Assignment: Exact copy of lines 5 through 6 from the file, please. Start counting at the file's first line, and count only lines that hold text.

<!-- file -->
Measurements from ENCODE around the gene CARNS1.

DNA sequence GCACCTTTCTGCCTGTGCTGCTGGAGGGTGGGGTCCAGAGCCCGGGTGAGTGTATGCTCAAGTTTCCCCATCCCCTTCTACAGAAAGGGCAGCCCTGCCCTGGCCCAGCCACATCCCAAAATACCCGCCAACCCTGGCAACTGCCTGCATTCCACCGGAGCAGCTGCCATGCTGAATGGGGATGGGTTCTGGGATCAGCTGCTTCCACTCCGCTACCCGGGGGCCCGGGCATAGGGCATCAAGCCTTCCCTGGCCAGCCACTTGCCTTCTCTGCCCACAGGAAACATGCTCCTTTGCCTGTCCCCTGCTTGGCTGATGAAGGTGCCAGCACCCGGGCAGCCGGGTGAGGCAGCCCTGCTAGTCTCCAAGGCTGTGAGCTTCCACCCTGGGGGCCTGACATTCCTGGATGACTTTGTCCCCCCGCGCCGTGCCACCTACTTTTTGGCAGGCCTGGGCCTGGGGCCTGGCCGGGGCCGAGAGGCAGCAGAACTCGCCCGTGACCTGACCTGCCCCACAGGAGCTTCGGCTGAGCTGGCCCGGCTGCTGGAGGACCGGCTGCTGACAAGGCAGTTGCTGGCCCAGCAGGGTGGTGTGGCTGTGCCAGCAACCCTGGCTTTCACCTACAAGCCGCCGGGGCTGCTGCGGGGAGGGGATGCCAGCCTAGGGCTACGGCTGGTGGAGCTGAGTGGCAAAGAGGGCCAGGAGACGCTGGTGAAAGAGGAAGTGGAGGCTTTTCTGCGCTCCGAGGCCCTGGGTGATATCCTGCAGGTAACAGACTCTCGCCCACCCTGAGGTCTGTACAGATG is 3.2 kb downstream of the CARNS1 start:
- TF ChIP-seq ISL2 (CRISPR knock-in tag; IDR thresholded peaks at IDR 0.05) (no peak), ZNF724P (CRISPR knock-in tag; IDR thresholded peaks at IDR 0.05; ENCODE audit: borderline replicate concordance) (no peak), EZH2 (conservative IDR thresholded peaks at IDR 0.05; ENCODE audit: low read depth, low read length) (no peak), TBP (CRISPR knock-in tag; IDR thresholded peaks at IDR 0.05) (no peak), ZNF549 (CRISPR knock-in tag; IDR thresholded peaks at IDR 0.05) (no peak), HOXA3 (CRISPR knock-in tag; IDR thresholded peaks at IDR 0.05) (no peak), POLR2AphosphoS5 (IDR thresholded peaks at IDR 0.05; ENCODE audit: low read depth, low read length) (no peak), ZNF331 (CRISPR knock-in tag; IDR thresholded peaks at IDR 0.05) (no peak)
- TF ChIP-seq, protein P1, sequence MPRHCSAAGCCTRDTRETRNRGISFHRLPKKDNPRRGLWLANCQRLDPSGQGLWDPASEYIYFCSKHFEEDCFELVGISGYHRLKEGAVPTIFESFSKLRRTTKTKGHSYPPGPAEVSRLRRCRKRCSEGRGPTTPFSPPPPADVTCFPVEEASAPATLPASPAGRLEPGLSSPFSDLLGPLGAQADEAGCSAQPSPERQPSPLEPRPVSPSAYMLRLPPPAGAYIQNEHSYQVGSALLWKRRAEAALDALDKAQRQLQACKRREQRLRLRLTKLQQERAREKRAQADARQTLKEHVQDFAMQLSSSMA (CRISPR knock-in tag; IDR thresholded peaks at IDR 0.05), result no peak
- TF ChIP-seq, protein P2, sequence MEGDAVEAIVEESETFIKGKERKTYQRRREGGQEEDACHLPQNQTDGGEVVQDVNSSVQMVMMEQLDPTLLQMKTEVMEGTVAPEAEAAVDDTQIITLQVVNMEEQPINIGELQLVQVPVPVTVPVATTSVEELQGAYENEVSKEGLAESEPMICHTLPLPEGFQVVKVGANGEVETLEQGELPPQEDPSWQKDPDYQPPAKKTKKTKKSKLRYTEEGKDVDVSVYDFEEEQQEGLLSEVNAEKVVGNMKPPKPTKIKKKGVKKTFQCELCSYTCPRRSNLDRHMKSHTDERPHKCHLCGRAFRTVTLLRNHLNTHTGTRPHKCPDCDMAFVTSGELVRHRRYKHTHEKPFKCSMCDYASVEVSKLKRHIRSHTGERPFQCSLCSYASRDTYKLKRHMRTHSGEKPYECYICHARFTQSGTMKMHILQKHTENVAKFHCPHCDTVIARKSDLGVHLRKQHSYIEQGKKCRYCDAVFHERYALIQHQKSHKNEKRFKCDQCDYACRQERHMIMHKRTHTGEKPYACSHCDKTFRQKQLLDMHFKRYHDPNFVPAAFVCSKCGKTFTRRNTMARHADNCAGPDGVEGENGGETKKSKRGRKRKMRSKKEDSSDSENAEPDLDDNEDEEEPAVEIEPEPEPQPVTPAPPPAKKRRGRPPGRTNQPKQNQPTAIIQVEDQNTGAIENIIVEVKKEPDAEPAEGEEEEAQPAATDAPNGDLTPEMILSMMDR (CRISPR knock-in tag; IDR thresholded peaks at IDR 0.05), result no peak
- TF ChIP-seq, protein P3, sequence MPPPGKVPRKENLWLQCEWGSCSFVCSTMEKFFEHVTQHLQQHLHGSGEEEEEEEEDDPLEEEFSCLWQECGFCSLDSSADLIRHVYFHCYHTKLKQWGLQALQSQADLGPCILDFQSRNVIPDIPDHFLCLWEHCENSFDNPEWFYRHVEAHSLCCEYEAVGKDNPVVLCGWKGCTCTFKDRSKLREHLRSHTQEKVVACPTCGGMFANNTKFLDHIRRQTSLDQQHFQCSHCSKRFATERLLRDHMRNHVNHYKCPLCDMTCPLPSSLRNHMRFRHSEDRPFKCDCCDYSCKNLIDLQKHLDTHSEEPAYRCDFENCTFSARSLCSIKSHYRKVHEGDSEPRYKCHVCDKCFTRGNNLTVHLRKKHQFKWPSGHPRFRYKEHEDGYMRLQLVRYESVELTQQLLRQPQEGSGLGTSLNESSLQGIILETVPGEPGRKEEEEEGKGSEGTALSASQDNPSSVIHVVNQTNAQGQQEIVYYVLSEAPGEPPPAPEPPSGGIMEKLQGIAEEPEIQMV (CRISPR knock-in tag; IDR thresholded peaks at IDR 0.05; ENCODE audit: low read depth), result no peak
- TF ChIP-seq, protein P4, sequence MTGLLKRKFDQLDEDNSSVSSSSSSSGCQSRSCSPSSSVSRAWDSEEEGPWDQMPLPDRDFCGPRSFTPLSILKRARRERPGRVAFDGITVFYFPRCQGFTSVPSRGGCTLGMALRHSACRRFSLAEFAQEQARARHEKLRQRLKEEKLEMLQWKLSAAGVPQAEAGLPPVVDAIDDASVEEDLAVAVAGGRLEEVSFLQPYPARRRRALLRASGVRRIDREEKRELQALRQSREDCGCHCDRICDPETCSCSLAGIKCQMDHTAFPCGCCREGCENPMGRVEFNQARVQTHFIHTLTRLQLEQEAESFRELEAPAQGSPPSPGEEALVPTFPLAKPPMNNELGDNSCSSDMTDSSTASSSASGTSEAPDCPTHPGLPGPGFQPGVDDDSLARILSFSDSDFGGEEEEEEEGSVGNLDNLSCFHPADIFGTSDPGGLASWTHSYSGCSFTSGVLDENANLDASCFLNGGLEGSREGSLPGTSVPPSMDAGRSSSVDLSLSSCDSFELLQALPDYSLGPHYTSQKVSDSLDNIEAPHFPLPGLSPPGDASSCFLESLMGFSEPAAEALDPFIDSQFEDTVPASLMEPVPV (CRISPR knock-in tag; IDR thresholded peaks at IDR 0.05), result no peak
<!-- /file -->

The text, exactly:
- TF ChIP-seq, protein P2, sequence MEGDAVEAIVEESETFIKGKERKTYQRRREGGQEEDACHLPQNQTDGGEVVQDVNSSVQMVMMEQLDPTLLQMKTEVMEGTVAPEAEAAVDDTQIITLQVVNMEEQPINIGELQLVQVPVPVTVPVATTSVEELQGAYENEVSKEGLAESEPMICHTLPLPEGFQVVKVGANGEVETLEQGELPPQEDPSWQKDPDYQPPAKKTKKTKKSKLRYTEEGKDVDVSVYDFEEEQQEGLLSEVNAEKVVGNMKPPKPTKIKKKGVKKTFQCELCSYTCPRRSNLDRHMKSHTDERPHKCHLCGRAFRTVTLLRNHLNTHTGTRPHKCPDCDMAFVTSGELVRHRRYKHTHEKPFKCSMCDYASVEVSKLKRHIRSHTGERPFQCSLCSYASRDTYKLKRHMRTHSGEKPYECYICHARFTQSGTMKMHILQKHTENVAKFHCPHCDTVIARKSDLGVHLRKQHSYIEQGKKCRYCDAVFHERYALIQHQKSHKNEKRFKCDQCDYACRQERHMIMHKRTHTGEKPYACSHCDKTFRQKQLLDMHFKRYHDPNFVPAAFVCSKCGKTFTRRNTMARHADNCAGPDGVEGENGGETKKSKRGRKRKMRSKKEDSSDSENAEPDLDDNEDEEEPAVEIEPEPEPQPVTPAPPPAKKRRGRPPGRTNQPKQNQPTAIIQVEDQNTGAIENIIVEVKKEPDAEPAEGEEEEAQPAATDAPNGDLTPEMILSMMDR (CRISPR knock-in tag; IDR thresholded peaks at IDR 0.05), result no peak
- TF ChIP-seq, protein P3, sequence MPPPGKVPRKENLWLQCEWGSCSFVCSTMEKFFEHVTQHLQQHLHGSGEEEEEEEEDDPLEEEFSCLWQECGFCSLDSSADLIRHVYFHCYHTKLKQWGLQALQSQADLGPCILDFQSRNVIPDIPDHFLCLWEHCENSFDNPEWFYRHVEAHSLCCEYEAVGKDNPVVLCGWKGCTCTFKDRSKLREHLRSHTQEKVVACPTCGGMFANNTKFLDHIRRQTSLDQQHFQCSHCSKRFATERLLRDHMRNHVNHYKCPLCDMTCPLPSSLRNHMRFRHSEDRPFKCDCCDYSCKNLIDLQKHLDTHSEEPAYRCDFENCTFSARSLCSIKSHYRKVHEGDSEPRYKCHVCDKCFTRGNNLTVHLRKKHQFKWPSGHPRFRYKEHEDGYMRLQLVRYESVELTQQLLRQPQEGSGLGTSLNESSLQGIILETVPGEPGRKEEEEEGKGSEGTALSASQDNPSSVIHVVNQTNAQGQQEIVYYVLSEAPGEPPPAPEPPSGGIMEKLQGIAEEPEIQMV (CRISPR knock-in tag; IDR thresholded peaks at IDR 0.05; ENCODE audit: low read depth), result no peak